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Solar Boosts Home Values But Selling Can Be a Trial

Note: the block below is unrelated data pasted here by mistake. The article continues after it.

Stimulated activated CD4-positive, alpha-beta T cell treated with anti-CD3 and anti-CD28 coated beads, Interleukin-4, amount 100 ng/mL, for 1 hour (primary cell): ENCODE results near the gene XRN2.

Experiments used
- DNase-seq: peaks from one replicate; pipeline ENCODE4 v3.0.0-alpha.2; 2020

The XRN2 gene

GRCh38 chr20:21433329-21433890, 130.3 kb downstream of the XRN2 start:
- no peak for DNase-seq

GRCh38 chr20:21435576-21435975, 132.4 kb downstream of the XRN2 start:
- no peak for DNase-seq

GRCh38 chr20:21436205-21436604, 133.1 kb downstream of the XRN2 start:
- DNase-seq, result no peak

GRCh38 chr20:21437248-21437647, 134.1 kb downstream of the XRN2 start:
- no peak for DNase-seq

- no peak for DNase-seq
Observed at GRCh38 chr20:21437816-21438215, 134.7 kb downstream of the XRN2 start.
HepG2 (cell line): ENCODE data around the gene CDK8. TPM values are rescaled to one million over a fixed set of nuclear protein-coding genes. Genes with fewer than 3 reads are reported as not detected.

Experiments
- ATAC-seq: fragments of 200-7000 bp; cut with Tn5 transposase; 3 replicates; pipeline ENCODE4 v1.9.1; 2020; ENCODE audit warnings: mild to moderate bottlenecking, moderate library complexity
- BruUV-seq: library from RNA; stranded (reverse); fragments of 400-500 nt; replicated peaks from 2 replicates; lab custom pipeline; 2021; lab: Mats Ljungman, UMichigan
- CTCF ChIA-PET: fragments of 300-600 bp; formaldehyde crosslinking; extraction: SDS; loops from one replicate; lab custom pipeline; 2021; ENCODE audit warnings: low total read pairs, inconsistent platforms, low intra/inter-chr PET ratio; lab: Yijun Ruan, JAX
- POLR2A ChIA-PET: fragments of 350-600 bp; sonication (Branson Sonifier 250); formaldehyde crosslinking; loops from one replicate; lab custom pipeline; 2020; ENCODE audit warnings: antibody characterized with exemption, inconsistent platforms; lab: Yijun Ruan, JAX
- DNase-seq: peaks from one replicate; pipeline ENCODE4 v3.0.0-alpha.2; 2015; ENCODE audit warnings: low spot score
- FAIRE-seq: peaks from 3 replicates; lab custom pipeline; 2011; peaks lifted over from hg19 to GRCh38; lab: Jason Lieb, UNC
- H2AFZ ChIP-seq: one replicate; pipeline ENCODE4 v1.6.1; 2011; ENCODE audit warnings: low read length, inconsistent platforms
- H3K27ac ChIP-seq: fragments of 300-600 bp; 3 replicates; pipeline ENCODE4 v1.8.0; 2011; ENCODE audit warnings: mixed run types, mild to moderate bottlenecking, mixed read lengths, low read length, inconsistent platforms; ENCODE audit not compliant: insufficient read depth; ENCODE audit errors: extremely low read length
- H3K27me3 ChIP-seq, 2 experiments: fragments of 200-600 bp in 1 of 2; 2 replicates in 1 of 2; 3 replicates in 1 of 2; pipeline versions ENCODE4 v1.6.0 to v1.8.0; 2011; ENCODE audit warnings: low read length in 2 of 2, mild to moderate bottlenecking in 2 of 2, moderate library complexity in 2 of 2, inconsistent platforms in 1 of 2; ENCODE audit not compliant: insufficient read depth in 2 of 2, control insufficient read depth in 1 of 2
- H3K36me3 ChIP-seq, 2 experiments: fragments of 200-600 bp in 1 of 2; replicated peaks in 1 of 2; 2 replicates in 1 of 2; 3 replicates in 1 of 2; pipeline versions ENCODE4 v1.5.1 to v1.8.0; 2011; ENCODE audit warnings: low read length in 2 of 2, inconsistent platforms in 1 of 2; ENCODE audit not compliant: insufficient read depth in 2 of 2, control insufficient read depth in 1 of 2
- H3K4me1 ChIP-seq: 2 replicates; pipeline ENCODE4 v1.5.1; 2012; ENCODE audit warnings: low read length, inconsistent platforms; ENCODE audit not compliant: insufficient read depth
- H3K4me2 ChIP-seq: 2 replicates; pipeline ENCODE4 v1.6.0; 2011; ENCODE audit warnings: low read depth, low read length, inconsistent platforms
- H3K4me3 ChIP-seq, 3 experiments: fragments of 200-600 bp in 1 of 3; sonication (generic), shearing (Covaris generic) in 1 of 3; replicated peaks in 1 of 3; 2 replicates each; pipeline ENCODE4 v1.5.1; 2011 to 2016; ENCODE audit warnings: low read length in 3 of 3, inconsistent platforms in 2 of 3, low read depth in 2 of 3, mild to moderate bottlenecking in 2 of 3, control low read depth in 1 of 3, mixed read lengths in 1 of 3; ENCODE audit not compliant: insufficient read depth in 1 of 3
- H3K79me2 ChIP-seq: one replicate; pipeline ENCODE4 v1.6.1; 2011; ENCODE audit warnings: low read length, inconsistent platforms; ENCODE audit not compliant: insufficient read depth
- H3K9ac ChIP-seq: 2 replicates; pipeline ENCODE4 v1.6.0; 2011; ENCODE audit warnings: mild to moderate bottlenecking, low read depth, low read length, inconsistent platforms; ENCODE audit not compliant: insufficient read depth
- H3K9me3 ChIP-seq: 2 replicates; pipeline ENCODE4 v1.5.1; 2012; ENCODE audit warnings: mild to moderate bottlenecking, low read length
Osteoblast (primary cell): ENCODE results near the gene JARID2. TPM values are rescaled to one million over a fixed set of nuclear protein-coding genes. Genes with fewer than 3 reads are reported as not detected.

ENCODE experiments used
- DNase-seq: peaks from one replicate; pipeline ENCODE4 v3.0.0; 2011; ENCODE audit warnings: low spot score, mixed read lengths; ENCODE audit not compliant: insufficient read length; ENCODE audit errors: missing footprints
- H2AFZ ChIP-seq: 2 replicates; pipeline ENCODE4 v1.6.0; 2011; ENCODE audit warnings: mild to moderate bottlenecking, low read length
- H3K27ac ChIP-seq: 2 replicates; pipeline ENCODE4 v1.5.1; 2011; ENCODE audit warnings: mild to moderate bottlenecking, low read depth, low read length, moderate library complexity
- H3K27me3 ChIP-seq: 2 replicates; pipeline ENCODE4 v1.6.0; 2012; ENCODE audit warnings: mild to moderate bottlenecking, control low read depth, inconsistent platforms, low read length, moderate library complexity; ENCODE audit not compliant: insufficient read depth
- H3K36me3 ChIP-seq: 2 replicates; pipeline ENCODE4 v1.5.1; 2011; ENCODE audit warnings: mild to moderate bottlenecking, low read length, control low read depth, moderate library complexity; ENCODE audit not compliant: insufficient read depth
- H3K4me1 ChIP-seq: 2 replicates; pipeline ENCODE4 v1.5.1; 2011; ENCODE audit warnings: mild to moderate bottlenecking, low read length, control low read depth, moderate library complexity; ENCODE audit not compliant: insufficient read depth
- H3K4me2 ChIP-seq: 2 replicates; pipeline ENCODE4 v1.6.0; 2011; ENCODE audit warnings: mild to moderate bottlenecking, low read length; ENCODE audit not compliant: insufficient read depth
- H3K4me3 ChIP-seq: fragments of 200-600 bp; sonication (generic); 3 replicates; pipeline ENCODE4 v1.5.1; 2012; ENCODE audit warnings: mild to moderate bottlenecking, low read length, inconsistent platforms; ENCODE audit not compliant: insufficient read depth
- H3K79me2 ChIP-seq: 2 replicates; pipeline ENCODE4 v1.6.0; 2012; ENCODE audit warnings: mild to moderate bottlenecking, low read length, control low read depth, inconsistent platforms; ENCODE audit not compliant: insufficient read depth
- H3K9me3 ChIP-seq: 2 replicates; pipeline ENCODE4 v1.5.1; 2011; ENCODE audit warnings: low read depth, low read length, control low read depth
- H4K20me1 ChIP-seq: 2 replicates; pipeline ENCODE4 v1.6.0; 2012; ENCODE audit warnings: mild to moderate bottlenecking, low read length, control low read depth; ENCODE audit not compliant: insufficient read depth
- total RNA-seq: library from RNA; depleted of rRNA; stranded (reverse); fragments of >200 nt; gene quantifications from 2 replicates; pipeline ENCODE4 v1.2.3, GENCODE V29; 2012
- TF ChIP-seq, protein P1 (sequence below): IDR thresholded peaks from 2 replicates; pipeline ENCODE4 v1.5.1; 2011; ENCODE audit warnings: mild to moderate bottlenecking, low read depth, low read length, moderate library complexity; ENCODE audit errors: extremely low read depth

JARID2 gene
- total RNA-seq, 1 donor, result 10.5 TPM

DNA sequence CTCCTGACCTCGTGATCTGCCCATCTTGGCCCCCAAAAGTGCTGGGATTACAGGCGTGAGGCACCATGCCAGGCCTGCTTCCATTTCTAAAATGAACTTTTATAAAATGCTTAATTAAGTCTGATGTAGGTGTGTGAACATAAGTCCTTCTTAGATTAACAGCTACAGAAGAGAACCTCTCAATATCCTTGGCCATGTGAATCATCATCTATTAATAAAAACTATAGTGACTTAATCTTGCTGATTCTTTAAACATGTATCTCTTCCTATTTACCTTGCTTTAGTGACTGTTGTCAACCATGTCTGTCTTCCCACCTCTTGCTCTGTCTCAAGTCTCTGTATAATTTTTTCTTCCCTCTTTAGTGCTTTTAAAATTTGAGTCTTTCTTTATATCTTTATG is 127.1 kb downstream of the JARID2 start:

Posted in sustainable energy, by Robert Freedman on May 15, 2017 Homes with solar panels tend to sell for higher prices than comparable homes with conventional energy, studies show. One study, released two years ago by Lawrence Berkeley National Laboratory, found solar homes selling for a 15 percent premium. But selling these homes can require extra preparation if you’re an agent in the transaction. The biggest issue is how the panels were financed. If the owner simply bought the panels and the accompanying inverter, there shouldn’t be any problem for buyers. But if the panels and inverter were financed or leased, some hurdles can arise and you can provide the greatest value by understanding these hurdles so you can help your clients avoid getting snagged. If the panels were leased, then you will need to make sure the lease contract is in order and transfers properly to the buyer. That shouldn’t pose too much problem if the seller has the contract in order. But if the panels were financed using public assistance, the hurdles can be higher. There are different forms of public assistance for solar panels but the one you need to be the most aware of is PACE, a federally funded state and local program that stands for Property Assessed Clean Energy. The challenge with PACE is the lien that’s placed on the home. Homeowners use the assistance to finance the purchase and installation of the panels and pay the assistance back over time, typically through their property tax bill. If the borrower defaults on the PACE loan, the lien that’s placed on the home is in a super-priority position, which means it must get paid back first, just liked a tax lien. That can pose a problem for homebuyers trying to obtain mortgage financing to buy the home. Loan programs differ, but under some programs, including some that rely on federal backing, lenders aren’t able to make loans as long as that lien is in place. This is where you can help, because knowing what loan programs allow funding to go forward when with PACE funding attached is a time- and money-saver. The possibility of financing hurdles in some loan programs shouldn’t obscure what’s good about homes with solar panels. First, the home’s energy bills can be lower, because each kilowatt of power the panels generate is one less that has to be paid to the utility company. Second, homeowners can get a federal credit each year on their taxes. The state might offer its own credit as well. Currently, about 1.2 million homes have solar panels and the trend is pointing steeply up. According to data from the Solar Energy Industries Association, the cost of solar panels and their installation has dropped 70 percent over the last decade or so and the growth of solar panels has risen by a similar percentage during that same period. Bottom line: More homes will have solar panels in the years ahead and that means the chance of you having to list or sell a solar home is increasing every year. The panels pose a challenge but they are also a big business opportunity. Homes are more valuable with them and many people want them because they like the idea of using renewable energy.